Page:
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Overview of RSVP

This section provides an overview of RSVP and its enhancements to support MPLS-TE applications. In the remainder of this chapter, the directional terms such as downstream, upstream, previous hop, and next hop are defined with respect to the direction of data packet flow.

Originally, RSVP was designed as a protocol to install resource reservation states for individual data flows along a destination-based routed path (that is, along an IGP path).[1][2] An RSVP session is defined by its destination IP address, IP protocol ID, and optionally by its destination TCP/UDP port. A data flow is a single instance of the application-to-application flow of packets identified by source/destination IP address and port.

Path Message

When a sender application intends to reserve resources for a data flow, it invokes the RSVP module in the source node (a host or router) to originate a Path message toward the downstream node.

The Path message is sent with the same source and destination IP address as the data packets and traverses the same path as the data packets. RSVP messages are encapsulated in IP packets and are routed using destination IP address. An RSVP Path message contains several parameters, such as the following:
?    SESSION object (which defines the RSVP session)
?    RSVP_HOP object (which contains the IP address of the upstream node sending this message and the logical interface handle LIH of the outgoing interface)
?    SENDER_TEMPLATE object (which contains the source IP address and the TCP/UDP port)
?    SENDER_TSPEC object (which specifies the traffic parameters such as peak data rate, token-bucket rate, and token burst size)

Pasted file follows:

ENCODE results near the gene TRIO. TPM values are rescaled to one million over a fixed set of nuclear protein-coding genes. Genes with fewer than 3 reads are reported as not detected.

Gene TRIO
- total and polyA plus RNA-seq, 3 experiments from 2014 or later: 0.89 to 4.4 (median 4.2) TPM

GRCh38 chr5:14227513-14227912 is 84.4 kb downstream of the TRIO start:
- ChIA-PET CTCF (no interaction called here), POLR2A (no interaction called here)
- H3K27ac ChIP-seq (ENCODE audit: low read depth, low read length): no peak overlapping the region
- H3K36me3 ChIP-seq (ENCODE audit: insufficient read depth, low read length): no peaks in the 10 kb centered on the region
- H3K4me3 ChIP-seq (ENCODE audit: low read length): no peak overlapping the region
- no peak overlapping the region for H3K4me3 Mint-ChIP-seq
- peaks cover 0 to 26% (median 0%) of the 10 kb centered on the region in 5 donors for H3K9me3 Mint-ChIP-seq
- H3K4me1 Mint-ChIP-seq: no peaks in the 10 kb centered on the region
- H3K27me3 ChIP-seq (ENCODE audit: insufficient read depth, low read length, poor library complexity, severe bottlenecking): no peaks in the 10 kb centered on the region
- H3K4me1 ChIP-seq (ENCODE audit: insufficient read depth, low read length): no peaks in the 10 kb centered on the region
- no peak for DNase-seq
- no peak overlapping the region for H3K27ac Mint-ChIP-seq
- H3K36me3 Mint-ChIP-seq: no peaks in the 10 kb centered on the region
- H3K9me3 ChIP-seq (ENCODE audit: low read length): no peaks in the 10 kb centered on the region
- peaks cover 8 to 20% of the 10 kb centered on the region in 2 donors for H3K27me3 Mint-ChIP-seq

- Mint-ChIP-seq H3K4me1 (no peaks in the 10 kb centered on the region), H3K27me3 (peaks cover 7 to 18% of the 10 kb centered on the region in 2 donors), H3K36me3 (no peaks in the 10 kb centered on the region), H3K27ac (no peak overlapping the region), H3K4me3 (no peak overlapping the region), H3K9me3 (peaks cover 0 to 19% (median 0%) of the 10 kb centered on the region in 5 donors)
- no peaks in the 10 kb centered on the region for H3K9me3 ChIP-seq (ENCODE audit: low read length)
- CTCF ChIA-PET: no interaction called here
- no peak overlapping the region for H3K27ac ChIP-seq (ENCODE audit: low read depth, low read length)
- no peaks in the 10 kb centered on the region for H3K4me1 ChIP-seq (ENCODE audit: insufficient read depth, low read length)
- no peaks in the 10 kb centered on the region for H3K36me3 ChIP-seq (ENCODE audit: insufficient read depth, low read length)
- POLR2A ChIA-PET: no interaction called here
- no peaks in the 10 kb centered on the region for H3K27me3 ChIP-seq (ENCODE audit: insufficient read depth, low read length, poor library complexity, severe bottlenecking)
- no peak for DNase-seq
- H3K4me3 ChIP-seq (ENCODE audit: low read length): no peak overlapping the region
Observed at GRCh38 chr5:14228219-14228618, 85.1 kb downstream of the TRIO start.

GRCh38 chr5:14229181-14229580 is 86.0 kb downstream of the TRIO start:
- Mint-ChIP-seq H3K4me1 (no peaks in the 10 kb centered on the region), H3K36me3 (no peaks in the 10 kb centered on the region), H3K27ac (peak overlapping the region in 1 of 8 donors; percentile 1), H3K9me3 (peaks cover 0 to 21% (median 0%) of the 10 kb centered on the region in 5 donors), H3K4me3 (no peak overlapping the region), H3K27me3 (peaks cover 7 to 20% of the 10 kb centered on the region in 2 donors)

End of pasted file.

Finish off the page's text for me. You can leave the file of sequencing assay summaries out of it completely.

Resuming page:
Path State Block

When an RSVP-capable router receives an initial Path message, it creates a path state block (PSB) for that particular session (see Figure 9-1). Each PSB consists of parameters derived from the received Path message such as SESSION, SENDER_TEMPLATE, SENDER_TSPEC, RSVP_HOP objects, and the outgoing interface provided by the IGP routing. When an RSVP-capable router forwards a Path message, it inserts the IP address of the outgoing interface in the RSVP_HOP object. When the RSVP-capable downstream next-hop router receives the initial Path message, it also creates a PSB, inserts the IP address of the outgoing interface in the RSVP_HOP object, and in turn forwards the Path message to the next-hop downstream router. This process repeats until the Path message arrives at the target receiver. During processing of the Path message, if any errors are encountered on a node along the way, from that node a path error (PathErr) message is generated upstream toward the sender.

Figure 9-1. RSVP Path and Resv Messages and PSB/RSB State Creation
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Upon receipt of an initial Path message, the receiver uses information carried in the Path message (such as traffic parameters carried in the SENDER_TSPEC object) to select the resource reservation parameters.

Resv Message

The receiver initiates a Resv message to request a reservation for a data flow. The Resv message is routed upstream toward the sender along the route taken by the Path message.

The IP source address of a Resv message is the address of the node (a host or router) that originates the message. On the other hand, the IP destination address corresponds to the address of the upstream node from which the associated Path message was received previously. Before forwarding the Resv message upstream, each RSVP-capable node modifies the IP destination address of the received Resv message. The IP destination address is modified to become the address stored in the RSVP_HOP object of the associated PSB. In this fashion, the Resv message is steered upstream along the route that was taken by the corresponding Path message in

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